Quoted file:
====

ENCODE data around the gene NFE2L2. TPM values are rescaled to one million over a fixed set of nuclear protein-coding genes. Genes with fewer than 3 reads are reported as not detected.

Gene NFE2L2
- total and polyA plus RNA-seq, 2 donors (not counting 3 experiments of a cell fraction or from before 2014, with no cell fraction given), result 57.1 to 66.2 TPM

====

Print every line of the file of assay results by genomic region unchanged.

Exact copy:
ENCODE data around the gene NFE2L2. TPM values are rescaled to one million over a fixed set of nuclear protein-coding genes. Genes with fewer than 3 reads are reported as not detected.

Gene NFE2L2
- total and polyA plus RNA-seq, 2 donors (not counting 3 experiments of a cell fraction or from before 2014, with no cell fraction given), result 57.1 to 66.2 TPM